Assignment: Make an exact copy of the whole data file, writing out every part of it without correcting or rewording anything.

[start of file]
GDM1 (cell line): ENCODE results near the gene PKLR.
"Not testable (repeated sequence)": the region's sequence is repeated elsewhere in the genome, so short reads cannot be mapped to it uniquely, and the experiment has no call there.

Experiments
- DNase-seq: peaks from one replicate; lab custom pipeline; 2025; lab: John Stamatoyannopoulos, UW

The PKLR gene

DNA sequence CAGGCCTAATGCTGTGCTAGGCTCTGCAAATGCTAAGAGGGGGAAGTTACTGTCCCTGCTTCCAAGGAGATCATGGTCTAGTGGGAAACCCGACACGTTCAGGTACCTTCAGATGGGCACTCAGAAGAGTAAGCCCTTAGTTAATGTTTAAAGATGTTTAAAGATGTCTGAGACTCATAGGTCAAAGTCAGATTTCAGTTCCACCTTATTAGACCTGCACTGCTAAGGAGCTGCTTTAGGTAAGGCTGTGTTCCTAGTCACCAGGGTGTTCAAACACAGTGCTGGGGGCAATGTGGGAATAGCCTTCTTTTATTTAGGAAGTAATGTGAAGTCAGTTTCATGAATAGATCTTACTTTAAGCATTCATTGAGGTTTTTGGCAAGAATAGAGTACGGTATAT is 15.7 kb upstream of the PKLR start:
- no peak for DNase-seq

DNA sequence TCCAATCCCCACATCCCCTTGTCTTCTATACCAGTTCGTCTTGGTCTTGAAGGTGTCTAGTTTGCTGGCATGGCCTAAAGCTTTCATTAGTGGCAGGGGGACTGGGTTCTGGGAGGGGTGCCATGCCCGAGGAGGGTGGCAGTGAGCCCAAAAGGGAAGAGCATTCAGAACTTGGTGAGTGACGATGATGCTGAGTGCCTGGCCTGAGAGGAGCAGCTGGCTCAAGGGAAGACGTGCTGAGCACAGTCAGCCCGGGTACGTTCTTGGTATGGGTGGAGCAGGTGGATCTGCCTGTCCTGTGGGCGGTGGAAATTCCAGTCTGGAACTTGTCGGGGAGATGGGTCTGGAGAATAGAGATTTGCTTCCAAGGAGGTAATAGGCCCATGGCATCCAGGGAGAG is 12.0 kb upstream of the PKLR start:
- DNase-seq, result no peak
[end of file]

GDM1 (cell line): ENCODE results near the gene PKLR.
"Not testable (repeated sequence)": the region's sequence is repeated elsewhere in the genome, so short reads cannot be mapped to it uniquely, and the experiment has no call there.

Experiments
- DNase-seq: peaks from one replicate; lab custom pipeline; 2025; lab: John Stamatoyannopoulos, UW

The PKLR gene

DNA sequence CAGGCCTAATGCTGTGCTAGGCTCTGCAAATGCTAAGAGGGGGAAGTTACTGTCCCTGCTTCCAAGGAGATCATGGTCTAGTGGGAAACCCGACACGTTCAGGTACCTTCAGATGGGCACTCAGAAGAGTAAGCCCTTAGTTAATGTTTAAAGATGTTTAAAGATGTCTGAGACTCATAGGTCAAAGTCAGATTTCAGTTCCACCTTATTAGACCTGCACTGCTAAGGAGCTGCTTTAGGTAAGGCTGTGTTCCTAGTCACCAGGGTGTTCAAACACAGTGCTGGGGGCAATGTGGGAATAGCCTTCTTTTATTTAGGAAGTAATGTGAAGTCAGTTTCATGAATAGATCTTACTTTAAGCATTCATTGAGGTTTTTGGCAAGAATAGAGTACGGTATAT is 15.7 kb upstream of the PKLR start:
- no peak for DNase-seq

DNA sequence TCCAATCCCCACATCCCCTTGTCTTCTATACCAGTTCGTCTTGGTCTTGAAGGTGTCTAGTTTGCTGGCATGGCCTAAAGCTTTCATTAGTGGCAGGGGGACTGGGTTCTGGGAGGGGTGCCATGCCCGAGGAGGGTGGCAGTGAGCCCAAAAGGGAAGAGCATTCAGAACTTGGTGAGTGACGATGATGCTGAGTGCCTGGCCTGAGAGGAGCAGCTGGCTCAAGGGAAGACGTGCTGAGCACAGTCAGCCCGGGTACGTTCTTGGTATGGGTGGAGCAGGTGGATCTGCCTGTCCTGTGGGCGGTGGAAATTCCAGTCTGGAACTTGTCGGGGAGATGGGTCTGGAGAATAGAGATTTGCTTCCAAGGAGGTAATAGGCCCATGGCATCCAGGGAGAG is 12.0 kb upstream of the PKLR start:
- DNase-seq, result no peak